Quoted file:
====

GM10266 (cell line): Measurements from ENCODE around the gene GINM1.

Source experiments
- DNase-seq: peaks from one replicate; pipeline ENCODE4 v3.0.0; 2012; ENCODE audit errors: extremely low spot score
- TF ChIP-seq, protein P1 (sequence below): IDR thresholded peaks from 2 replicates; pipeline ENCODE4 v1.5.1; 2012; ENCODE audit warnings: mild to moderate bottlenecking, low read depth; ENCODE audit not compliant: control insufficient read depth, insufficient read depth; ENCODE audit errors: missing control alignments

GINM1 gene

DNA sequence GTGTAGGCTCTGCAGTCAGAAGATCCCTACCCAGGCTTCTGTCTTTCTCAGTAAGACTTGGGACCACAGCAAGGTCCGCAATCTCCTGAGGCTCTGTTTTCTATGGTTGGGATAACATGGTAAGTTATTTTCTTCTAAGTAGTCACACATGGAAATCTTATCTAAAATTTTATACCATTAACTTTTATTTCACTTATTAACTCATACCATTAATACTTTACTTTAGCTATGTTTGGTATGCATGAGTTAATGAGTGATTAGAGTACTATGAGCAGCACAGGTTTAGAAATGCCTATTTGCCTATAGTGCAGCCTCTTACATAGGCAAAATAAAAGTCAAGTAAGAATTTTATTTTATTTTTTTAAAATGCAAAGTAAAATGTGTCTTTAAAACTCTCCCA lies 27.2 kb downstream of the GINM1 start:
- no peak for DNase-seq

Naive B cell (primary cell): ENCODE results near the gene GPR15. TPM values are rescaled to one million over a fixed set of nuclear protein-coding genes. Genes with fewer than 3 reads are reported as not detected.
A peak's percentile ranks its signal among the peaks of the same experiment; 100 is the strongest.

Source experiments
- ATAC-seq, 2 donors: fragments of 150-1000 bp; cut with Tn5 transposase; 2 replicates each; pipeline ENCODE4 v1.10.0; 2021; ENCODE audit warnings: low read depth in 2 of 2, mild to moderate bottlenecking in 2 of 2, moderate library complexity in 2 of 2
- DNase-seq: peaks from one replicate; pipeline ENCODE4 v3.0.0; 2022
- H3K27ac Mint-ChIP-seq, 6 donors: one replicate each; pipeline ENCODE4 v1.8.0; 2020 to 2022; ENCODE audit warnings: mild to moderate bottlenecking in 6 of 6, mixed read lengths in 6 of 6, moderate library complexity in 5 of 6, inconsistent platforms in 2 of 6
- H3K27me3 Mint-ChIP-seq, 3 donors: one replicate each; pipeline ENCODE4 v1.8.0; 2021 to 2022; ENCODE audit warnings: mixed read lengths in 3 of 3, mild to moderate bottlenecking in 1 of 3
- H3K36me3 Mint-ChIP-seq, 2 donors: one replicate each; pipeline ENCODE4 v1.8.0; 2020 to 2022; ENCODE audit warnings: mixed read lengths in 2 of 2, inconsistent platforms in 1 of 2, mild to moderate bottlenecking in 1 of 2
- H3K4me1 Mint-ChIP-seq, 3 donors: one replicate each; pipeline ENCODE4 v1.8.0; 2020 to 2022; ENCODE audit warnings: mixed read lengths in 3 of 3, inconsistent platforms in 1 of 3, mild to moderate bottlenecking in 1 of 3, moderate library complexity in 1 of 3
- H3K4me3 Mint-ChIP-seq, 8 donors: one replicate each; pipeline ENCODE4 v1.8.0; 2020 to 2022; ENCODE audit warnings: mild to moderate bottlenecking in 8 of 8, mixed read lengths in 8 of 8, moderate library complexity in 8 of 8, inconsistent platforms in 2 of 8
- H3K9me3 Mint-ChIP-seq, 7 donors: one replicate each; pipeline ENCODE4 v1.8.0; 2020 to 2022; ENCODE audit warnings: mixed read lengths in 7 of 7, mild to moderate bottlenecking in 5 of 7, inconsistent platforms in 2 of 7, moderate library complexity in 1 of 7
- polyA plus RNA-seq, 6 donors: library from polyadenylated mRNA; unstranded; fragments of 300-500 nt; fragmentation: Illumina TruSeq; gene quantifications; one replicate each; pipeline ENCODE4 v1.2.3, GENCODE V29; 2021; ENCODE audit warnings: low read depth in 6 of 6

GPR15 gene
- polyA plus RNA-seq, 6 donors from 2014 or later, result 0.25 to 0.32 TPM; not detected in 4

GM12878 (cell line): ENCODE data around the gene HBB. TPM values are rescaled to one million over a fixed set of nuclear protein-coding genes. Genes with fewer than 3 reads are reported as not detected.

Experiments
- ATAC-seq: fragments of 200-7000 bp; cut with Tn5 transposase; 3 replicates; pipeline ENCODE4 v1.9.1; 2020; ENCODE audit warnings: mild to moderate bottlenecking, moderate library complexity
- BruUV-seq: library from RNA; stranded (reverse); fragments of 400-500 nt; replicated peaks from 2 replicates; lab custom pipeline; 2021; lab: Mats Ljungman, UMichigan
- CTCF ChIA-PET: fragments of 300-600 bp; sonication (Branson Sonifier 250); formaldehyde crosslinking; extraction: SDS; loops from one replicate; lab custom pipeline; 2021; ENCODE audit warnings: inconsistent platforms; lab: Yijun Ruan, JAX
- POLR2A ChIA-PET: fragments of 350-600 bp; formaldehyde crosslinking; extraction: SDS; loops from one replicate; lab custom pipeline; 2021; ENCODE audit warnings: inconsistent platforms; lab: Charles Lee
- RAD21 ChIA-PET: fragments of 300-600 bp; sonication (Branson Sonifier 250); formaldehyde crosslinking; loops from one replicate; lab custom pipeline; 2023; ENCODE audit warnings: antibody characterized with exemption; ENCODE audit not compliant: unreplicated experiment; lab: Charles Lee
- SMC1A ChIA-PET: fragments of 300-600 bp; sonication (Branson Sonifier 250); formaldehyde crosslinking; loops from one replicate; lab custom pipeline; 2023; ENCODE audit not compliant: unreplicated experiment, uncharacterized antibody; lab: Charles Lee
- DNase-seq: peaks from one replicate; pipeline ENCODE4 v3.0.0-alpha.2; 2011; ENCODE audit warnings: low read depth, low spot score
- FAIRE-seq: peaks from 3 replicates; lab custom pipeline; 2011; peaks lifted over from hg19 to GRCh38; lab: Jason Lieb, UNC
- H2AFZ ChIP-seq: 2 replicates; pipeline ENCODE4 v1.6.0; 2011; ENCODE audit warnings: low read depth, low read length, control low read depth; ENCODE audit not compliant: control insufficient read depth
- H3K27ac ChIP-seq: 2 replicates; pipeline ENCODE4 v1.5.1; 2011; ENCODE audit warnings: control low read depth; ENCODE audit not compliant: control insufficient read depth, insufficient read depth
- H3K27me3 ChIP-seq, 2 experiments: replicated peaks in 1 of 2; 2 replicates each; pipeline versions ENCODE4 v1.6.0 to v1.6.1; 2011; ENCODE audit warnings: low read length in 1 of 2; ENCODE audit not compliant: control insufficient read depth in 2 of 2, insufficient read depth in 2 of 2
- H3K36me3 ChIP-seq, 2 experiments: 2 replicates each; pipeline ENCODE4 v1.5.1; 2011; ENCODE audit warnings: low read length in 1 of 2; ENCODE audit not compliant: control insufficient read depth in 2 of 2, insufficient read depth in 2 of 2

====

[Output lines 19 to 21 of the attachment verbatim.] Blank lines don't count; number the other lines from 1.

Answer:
- polyA plus RNA-seq, 6 donors: library from polyadenylated mRNA; unstranded; fragments of 300-500 nt; fragmentation: Illumina TruSeq; gene quantifications; one replicate each; pipeline ENCODE4 v1.2.3, GENCODE V29; 2021; ENCODE audit warnings: low read depth in 6 of 6

GPR15 gene
- polyA plus RNA-seq, 6 donors from 2014 or later, result 0.25 to 0.32 TPM; not detected in 4